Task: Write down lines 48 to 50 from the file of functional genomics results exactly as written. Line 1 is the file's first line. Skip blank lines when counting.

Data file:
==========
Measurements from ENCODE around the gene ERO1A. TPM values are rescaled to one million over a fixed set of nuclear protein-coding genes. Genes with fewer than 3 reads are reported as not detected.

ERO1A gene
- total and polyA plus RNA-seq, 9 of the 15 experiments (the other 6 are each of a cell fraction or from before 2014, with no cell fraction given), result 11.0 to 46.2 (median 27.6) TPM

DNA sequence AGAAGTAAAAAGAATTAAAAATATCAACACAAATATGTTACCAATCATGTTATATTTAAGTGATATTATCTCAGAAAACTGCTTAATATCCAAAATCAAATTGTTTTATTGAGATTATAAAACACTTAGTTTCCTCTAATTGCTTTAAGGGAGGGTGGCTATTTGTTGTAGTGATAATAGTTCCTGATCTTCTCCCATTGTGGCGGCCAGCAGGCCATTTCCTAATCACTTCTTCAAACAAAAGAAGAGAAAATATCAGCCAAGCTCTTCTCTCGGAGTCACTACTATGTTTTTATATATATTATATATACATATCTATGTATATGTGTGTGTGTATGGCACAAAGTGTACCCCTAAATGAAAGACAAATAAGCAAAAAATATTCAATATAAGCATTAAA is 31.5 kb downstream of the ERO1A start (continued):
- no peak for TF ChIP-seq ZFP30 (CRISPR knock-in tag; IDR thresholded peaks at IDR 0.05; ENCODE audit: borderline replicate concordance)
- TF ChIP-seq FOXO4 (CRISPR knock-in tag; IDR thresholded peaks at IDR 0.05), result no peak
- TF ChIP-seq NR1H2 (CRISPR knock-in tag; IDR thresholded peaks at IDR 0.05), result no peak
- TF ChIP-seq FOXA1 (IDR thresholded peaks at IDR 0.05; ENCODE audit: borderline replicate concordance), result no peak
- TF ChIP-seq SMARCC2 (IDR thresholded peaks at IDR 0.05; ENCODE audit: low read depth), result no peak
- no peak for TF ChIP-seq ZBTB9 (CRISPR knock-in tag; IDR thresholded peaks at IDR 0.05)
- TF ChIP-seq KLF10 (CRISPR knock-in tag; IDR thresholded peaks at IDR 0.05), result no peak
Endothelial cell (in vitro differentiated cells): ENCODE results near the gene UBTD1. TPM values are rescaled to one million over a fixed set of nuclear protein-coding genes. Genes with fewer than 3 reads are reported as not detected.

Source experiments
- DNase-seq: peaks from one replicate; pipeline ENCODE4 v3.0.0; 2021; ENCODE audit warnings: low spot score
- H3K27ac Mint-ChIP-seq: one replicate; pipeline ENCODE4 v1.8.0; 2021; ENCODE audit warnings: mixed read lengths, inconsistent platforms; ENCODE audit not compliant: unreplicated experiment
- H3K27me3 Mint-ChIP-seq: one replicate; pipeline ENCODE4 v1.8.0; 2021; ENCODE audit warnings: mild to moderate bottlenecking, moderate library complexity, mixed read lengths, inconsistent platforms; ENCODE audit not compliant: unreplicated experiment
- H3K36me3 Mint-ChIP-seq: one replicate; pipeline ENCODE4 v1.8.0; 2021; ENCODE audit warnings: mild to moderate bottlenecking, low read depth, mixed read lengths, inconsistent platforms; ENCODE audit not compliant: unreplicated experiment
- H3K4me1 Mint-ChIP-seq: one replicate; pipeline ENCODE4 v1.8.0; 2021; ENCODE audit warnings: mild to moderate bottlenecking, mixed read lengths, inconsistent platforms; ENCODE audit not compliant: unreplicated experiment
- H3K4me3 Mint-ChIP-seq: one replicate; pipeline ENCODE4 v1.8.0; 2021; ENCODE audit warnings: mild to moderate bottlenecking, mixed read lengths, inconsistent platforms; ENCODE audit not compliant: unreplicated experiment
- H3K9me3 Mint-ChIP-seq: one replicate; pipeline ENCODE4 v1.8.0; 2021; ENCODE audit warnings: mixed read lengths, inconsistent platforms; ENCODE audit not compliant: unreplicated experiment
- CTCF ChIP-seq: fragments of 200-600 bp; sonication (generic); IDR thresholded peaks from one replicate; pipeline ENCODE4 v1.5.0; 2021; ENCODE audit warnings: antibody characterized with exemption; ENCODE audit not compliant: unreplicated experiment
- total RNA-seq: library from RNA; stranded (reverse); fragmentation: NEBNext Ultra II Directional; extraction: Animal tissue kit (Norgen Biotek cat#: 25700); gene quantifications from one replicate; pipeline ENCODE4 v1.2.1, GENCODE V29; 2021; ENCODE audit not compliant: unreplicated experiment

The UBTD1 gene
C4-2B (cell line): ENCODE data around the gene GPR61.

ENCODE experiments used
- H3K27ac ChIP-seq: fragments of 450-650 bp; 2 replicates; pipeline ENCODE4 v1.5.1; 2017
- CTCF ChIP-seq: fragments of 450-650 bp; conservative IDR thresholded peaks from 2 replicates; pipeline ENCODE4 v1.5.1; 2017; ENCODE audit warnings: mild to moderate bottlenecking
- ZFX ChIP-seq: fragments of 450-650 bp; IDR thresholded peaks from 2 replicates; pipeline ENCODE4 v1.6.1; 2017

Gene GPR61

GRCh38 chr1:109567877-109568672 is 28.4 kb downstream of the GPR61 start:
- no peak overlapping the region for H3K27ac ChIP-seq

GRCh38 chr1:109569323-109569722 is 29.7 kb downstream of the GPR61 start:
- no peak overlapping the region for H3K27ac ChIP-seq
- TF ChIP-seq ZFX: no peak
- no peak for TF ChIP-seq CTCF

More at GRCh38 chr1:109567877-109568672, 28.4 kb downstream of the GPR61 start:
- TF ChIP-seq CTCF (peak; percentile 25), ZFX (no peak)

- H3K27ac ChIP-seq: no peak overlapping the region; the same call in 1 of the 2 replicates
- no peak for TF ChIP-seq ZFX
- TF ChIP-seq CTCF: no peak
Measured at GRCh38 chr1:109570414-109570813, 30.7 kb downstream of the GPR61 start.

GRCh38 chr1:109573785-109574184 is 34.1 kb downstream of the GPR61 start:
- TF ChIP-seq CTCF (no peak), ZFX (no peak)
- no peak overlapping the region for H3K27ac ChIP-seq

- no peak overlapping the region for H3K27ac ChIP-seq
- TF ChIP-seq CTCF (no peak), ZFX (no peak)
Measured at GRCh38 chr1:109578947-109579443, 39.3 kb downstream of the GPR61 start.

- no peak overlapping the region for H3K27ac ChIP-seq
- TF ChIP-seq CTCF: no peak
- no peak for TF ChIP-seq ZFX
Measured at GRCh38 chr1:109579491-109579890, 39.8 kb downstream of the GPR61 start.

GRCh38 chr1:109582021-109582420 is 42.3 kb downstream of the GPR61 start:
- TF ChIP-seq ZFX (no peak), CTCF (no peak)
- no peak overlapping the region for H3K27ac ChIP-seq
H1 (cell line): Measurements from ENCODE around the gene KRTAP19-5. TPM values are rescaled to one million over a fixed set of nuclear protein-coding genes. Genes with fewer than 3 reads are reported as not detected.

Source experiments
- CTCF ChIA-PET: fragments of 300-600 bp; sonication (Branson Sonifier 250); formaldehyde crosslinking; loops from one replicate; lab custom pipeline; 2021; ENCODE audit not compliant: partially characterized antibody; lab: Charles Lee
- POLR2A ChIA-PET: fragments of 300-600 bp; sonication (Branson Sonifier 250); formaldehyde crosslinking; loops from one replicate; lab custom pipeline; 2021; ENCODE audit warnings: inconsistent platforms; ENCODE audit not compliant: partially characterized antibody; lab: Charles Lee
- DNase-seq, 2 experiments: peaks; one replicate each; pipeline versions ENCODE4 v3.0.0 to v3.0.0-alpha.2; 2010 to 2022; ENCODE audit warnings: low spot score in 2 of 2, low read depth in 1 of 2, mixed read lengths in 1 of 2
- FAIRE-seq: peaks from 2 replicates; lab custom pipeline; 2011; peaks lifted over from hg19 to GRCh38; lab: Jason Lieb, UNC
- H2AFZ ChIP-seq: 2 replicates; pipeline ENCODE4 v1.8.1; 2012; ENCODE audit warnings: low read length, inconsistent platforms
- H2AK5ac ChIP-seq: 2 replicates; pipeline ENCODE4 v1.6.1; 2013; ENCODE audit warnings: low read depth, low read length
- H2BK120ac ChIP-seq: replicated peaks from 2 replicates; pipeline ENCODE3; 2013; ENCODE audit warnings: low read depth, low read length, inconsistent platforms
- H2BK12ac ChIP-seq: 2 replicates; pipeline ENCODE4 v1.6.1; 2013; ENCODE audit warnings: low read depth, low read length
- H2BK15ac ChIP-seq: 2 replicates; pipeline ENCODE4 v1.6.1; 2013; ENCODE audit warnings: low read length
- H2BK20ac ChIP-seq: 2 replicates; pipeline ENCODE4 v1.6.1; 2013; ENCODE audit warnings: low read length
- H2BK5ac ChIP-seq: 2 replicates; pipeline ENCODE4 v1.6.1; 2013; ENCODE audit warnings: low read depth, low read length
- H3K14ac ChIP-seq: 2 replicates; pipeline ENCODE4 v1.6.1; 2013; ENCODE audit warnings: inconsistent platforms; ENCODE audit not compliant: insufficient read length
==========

- no peak overlapping the region for H3K27ac ChIP-seq
- TF ChIP-seq CTCF: no peak
- no peak for TF ChIP-seq ZFX